- To obtain a collection of related articles on a subject, Hubmed will take all the articles in your saved articles and find all the related articles of them.  It will then display all found articles according to various criteria.  This is similar in functionality to a Web of Science feature (desrcibed below).
- One has the ability to tag articles.  Tagging is another word for writing custom keywords for a particular paper.
- Hubmed can also analyze an abstract of an article for keywords and then recursively find articles based on those keywords.

10. Web of Science
Web of science is a database of citations covering all the natural and social sciences.  There are a variety of searches one can do with Web of Science.  One very useful feature is the ability to take the citations of a particular paper and then find all other papers that cite at least one citation from the original paper.  This, often very long (hundreds of citations) list of citations can then be sorted based on various parameters.  The citations can then be exported to endote and fulltext found for as many of the citations as possible.  This is a very rapid way to obtain a large number of even directly and tangentially related papers.  The disadvantage of such a search though is, because it depends on citation data, will miss relevant papers if it is not cited by one one of the papers.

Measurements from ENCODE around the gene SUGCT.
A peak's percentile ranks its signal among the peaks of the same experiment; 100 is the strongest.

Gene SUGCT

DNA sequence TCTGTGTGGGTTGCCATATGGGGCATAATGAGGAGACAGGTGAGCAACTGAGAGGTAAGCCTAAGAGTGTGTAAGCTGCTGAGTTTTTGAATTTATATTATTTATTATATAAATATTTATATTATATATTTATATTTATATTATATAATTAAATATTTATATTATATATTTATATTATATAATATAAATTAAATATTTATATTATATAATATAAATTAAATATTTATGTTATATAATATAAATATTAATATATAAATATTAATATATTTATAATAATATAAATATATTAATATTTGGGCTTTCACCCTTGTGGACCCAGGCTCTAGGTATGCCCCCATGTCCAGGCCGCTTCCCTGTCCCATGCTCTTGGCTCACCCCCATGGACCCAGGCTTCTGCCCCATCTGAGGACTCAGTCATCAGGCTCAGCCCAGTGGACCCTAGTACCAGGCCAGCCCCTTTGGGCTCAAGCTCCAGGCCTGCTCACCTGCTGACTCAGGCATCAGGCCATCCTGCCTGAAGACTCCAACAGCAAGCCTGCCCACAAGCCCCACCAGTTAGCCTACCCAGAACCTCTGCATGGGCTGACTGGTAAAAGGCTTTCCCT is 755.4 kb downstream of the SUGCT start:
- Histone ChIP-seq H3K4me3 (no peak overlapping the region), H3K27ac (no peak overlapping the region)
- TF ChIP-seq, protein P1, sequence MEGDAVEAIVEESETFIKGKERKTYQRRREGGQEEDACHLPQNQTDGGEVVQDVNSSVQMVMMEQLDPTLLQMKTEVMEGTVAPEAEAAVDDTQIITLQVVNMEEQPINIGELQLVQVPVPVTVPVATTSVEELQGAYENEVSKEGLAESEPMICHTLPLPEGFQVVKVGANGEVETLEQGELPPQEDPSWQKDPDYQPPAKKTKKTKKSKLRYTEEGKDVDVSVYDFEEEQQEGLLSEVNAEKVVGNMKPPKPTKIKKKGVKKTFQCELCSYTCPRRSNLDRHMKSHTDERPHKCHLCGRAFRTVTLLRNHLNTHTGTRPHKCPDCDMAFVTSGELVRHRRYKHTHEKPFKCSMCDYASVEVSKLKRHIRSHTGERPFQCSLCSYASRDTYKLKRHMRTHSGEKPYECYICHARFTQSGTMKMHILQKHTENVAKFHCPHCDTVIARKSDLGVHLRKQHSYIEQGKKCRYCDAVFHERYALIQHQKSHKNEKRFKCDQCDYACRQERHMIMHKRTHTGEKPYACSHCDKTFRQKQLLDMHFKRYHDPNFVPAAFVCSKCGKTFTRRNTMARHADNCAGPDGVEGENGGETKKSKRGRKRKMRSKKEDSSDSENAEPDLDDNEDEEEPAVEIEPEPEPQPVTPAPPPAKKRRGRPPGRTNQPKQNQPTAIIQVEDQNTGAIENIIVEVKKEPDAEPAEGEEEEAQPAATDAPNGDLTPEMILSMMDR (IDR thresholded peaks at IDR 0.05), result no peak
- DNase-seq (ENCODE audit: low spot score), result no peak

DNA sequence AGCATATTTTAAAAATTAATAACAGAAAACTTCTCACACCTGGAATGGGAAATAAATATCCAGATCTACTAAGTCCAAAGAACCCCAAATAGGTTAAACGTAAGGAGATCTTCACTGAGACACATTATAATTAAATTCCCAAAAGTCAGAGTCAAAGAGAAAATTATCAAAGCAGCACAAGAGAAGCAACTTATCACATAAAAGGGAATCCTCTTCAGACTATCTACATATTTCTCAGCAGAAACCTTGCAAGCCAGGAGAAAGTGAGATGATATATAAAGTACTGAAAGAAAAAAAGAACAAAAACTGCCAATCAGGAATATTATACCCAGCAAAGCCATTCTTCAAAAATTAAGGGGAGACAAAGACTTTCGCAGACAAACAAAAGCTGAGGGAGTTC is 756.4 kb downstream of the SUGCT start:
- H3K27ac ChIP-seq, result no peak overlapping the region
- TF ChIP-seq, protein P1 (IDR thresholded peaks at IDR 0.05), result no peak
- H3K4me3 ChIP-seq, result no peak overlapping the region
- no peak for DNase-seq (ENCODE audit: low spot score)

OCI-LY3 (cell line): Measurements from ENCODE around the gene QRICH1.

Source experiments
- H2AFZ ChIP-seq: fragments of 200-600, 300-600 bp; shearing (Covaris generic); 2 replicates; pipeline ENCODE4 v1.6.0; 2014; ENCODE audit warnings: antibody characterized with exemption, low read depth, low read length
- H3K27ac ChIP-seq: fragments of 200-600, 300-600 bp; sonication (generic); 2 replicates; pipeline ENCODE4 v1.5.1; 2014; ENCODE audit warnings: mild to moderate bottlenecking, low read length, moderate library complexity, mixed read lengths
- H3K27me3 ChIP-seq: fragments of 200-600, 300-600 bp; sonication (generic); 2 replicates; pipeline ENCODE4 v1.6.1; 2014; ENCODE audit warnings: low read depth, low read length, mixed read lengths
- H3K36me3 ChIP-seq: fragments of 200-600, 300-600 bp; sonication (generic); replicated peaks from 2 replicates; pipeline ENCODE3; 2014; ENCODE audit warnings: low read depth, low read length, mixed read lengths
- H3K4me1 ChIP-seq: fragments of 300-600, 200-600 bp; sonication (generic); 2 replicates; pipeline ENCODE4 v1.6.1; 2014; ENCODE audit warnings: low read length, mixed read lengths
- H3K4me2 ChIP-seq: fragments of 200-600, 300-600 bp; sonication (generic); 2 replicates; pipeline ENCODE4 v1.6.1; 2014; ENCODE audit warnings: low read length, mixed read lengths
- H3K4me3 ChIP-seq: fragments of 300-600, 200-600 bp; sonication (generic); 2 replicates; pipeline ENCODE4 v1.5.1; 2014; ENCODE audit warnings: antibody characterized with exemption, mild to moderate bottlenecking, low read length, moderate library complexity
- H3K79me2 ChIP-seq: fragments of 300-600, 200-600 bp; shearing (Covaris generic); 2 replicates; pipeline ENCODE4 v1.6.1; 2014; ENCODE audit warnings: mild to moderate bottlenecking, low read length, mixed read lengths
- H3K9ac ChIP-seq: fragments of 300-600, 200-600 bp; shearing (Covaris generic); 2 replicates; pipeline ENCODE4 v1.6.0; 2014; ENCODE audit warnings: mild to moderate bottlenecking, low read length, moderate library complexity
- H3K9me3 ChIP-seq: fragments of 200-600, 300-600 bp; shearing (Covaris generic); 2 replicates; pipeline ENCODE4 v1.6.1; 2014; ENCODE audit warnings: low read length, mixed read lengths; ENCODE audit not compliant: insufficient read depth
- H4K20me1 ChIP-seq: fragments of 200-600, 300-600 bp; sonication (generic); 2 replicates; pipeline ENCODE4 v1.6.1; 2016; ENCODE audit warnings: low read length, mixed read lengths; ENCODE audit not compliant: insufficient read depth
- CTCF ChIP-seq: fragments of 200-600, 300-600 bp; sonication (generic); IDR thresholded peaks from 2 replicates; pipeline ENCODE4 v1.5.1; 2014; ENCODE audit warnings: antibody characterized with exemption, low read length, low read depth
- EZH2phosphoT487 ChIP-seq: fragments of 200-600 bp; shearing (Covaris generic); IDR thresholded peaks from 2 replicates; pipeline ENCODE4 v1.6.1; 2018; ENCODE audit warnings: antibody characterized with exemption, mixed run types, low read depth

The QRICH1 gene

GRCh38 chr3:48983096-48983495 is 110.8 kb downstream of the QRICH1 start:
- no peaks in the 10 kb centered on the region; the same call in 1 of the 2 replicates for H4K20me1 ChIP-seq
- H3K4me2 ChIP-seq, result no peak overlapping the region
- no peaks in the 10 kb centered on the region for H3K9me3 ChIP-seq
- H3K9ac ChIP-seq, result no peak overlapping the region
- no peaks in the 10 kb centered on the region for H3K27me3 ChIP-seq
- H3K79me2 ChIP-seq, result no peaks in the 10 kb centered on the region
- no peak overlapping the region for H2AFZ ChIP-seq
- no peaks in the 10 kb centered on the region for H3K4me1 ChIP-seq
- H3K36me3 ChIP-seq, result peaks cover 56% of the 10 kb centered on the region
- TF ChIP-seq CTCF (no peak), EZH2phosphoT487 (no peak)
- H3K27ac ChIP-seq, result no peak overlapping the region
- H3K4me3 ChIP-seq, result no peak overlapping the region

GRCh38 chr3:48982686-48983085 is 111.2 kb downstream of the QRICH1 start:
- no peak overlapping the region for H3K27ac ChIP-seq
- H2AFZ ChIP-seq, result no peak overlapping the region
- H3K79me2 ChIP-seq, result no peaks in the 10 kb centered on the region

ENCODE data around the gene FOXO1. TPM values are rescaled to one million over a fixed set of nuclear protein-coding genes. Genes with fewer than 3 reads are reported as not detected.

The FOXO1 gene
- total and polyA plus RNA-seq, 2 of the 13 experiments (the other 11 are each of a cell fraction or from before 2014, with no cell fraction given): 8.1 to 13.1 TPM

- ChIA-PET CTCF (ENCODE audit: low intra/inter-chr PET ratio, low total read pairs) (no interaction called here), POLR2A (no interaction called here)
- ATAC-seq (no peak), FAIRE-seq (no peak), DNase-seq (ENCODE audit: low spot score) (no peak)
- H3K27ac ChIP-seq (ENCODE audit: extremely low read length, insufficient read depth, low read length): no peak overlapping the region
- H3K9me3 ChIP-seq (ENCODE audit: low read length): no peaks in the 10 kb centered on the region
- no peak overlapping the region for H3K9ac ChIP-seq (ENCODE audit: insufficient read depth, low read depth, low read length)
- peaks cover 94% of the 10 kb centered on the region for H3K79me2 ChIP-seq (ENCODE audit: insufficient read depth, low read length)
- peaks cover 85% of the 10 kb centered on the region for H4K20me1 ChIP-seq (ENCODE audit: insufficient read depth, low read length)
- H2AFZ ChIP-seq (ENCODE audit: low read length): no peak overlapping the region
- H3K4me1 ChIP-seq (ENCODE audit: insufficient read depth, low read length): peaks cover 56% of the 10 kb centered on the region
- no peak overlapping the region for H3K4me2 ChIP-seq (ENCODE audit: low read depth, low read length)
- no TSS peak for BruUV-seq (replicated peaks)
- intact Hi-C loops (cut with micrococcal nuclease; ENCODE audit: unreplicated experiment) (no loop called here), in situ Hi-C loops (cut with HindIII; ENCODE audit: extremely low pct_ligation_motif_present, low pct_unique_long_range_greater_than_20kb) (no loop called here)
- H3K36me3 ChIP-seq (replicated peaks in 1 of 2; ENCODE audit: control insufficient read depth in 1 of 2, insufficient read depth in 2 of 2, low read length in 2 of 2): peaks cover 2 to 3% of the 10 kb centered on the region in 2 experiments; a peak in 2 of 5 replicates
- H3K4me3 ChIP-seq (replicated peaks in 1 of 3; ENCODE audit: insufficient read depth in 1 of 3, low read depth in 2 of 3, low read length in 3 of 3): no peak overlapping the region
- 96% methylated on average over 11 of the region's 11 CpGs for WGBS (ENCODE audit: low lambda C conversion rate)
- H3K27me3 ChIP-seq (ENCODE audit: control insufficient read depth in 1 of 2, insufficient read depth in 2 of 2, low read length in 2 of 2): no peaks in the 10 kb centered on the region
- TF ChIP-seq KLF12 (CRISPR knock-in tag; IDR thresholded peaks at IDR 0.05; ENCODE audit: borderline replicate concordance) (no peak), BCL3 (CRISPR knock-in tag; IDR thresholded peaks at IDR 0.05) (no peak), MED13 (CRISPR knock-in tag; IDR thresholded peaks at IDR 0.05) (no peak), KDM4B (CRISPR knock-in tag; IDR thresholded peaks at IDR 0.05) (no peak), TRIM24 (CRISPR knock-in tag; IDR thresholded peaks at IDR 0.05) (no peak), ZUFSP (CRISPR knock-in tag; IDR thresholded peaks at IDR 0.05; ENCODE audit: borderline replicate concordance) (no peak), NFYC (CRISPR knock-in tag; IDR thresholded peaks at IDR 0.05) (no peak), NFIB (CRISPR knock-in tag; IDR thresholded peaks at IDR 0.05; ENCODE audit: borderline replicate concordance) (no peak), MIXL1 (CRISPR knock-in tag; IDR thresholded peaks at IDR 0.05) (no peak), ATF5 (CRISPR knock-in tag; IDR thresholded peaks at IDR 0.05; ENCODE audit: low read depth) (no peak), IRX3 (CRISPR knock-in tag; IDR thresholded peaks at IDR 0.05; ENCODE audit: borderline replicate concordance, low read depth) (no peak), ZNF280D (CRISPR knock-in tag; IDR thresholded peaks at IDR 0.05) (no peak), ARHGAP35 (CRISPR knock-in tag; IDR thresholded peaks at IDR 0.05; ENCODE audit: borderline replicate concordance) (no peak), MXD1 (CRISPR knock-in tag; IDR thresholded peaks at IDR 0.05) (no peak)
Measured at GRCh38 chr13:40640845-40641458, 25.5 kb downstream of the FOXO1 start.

11. Scifinder